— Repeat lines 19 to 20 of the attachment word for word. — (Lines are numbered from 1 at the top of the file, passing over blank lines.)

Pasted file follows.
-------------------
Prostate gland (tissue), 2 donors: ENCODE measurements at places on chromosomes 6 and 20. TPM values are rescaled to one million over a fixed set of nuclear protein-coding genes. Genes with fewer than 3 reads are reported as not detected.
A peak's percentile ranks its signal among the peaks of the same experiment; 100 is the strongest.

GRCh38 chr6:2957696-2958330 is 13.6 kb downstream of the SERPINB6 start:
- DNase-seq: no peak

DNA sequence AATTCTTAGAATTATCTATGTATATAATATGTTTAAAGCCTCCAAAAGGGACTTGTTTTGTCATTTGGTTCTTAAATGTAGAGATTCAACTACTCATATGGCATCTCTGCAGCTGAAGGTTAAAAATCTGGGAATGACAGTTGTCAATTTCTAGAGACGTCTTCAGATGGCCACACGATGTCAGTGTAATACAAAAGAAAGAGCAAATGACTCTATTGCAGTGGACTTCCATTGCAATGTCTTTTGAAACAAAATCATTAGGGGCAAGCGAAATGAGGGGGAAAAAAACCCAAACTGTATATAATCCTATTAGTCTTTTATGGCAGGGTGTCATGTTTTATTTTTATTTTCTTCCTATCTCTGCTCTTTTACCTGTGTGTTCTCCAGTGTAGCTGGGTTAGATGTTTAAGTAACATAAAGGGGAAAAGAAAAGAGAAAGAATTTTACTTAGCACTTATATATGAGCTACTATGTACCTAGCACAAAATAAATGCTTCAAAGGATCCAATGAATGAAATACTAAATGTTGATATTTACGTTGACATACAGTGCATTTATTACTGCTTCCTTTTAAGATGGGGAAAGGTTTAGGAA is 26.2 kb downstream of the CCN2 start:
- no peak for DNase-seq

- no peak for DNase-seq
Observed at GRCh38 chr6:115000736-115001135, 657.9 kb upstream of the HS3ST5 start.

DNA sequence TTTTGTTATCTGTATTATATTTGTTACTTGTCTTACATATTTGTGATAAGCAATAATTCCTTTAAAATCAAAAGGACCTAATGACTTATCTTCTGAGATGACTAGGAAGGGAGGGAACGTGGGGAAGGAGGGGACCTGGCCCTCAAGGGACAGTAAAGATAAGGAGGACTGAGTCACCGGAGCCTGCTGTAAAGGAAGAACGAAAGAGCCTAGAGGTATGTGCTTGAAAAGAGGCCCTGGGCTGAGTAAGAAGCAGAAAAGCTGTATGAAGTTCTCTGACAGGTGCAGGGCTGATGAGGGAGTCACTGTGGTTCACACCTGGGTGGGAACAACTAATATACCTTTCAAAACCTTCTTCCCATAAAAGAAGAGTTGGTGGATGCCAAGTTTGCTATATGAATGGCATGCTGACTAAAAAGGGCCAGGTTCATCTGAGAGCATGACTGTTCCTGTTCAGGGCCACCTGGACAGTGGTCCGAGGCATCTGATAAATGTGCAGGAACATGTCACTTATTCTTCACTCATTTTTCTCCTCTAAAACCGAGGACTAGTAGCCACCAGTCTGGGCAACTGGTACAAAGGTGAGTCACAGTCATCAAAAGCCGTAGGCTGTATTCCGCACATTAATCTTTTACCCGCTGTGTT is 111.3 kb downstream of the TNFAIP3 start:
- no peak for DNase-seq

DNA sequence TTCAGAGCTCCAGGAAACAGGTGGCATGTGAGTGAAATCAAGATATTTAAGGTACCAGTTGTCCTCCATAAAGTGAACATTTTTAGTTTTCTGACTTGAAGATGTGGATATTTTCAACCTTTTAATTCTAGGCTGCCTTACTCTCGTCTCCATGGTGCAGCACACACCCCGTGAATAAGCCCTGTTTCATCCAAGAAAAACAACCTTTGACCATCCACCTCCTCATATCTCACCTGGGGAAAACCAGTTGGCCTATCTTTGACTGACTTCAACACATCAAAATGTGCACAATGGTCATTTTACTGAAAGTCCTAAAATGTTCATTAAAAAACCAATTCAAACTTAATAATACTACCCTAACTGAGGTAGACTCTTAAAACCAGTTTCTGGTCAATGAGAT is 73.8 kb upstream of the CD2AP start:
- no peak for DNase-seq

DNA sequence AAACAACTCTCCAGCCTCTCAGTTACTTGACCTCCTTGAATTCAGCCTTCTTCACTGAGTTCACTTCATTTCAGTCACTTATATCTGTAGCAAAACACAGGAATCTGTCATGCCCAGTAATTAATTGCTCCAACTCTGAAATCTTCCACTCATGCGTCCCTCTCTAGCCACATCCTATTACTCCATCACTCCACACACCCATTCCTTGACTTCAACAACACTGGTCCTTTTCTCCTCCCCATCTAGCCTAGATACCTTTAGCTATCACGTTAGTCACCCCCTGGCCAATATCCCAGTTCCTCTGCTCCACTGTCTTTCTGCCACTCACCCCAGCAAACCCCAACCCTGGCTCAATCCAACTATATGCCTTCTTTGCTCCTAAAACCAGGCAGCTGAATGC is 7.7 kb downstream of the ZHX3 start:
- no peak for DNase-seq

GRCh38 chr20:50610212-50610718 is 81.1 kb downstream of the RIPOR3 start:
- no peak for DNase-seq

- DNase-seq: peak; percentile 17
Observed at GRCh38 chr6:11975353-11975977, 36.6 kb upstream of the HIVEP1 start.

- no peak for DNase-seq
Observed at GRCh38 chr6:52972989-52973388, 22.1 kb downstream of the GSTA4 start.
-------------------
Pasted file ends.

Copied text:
- no peak for DNase-seq
Observed at GRCh38 chr6:52972989-52973388, 22.1 kb downstream of the GSTA4 start.